LEGISLATORS, prosecutors and ordinary folks are understandably furious when someone entitled to diplomatic immunity breaks the law here and is not punished. Some of the offenses committed not only by diplomats but by their families and staffs have been horrendous. Remember the drunken ambassador who hit several automobiles and severely injured a young man who had been sitting in one of them? Remember the Howard University professor paralyzed in an automobile accident caused by an uninsured diplomat? Such events usually produce a demand for an end to diplomatic immunity, but cooler heads prevail when the State Department explains again the reasons for immunity. It is granted not out of some naive assumption that diplomats do no harm or some generous belief that host countries must be nice to their guests. It is done, quite simply, to protect Americans serving in diplomatic posts abroad.

Earlier this year, Sen. Jesse Helms took testimony in the Senate Foreign Relations Committee from some of the victims of immunized crime and, in response, proposed legislation that would have severely limited the privilege in a way that would have created trouble for this country's Foreign Service. But he has rewritten that proposal in cooperation with the State Department and his Democratic colleagues on the committee. Last week, the Senate adopted compromise language. It puts into law some of the practices already being observed informally, and it requires a tough reponse when offenders cannot be prosecuted. From now on, when diplomats are charged with serious crimes, the State Department will ask their governments to waive immunity and will accept a refusal to waive only from a foreign minister. If immunity is insisted upon, the person charged will immediately be expelled from this country, and steps will be taken to ensure that he never returns. The Helms amendment also tightens up the definition of family members entitled to immunity by limiting the privilege to spouses and minor children. It also raises the amount of liability insurance required to be carried by diplomats from $300,000 to $1 million.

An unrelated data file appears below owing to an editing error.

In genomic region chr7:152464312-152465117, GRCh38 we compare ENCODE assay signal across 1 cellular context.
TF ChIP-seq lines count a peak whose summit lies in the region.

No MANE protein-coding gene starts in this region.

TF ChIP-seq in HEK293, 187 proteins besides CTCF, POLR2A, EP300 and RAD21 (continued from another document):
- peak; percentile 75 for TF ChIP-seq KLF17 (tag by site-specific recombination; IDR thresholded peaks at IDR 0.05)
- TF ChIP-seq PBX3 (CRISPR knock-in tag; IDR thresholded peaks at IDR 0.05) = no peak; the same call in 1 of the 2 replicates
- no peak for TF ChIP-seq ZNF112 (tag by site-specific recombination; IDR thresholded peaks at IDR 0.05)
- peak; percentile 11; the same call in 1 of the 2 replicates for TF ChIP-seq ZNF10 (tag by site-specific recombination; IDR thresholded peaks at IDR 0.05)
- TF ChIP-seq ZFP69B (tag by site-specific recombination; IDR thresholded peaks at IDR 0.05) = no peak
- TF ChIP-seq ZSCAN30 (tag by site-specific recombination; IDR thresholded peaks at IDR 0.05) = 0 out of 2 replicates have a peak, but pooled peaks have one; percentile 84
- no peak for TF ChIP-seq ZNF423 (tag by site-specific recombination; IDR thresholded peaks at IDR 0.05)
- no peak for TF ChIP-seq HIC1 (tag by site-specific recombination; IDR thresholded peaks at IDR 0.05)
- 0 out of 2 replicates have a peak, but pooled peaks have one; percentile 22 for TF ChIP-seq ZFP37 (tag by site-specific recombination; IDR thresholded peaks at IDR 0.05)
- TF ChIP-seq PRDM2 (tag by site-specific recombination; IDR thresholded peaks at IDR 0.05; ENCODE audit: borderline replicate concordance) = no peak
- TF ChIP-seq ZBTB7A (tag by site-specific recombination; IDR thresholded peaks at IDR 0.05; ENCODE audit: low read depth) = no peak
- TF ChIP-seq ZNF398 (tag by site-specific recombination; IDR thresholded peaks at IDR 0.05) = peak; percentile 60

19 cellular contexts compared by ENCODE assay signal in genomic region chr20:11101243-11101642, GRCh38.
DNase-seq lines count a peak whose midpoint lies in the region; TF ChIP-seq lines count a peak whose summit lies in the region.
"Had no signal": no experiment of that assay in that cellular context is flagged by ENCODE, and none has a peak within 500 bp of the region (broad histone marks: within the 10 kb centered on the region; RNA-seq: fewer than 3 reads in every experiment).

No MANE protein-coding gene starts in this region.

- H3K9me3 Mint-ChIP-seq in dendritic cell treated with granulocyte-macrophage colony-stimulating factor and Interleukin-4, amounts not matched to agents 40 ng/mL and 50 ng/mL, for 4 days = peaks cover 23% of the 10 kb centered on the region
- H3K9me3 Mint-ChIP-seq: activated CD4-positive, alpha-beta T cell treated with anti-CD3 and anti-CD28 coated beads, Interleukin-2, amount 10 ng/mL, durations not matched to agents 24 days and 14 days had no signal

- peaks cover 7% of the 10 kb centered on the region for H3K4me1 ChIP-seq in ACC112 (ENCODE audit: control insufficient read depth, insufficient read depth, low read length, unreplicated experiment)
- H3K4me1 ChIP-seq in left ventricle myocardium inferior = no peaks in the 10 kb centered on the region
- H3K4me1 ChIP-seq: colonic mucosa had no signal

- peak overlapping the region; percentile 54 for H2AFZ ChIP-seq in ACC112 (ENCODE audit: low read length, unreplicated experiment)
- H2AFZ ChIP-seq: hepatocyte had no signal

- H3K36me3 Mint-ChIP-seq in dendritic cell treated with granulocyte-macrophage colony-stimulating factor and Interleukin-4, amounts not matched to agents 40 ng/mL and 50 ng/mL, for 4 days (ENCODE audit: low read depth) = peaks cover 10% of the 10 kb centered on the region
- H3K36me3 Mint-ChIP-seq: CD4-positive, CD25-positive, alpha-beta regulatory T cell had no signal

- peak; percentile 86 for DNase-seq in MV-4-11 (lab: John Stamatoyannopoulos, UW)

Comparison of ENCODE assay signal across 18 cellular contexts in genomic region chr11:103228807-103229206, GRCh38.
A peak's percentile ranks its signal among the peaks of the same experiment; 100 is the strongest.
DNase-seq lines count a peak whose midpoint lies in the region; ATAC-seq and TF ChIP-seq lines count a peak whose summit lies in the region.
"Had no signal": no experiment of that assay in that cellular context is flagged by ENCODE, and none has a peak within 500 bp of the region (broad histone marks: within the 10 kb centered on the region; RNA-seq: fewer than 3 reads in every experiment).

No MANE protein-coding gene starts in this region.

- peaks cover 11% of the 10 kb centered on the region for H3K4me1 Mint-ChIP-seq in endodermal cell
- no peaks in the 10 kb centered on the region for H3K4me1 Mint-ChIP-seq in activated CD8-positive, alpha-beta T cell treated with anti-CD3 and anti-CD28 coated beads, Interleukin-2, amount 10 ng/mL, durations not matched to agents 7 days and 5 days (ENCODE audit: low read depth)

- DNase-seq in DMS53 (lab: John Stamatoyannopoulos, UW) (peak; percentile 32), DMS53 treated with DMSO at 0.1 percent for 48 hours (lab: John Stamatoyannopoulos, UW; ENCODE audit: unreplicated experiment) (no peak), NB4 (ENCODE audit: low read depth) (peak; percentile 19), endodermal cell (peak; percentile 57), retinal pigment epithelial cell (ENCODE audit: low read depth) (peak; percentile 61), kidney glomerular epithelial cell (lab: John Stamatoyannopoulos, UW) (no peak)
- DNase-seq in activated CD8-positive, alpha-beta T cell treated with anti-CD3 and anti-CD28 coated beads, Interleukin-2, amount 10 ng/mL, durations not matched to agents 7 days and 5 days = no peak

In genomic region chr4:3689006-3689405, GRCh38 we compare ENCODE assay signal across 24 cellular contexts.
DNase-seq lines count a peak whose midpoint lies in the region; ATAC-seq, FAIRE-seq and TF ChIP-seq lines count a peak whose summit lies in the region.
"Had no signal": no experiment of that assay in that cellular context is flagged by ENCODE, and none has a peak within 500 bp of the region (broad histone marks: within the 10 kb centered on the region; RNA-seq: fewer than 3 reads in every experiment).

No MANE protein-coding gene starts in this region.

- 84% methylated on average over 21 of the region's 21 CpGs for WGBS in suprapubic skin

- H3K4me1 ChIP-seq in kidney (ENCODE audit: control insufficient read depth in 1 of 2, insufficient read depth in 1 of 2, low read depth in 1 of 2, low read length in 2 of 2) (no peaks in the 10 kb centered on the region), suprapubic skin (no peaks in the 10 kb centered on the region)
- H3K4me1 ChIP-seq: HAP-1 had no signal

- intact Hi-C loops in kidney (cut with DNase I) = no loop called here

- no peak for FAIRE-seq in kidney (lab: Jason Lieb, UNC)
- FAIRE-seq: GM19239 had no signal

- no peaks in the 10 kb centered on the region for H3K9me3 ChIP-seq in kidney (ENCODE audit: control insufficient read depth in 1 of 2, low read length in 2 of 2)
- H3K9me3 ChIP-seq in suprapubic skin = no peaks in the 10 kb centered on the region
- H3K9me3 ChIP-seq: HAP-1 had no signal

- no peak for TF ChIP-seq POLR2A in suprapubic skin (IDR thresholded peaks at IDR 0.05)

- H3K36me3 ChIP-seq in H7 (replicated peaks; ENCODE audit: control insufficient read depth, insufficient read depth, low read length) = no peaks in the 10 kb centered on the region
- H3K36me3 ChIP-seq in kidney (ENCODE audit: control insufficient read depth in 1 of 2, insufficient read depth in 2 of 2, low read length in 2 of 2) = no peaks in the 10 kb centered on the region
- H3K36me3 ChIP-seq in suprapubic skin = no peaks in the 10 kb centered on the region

A surprising 58,000 people are entitled to diplomatic immunity in the United States. Practical steps to ensure that the privilege is not abused make sense. Sen. Helms' proposal, which does not restrict immunity in a way that would threaten the safety of American diplomats abroad, is a good one.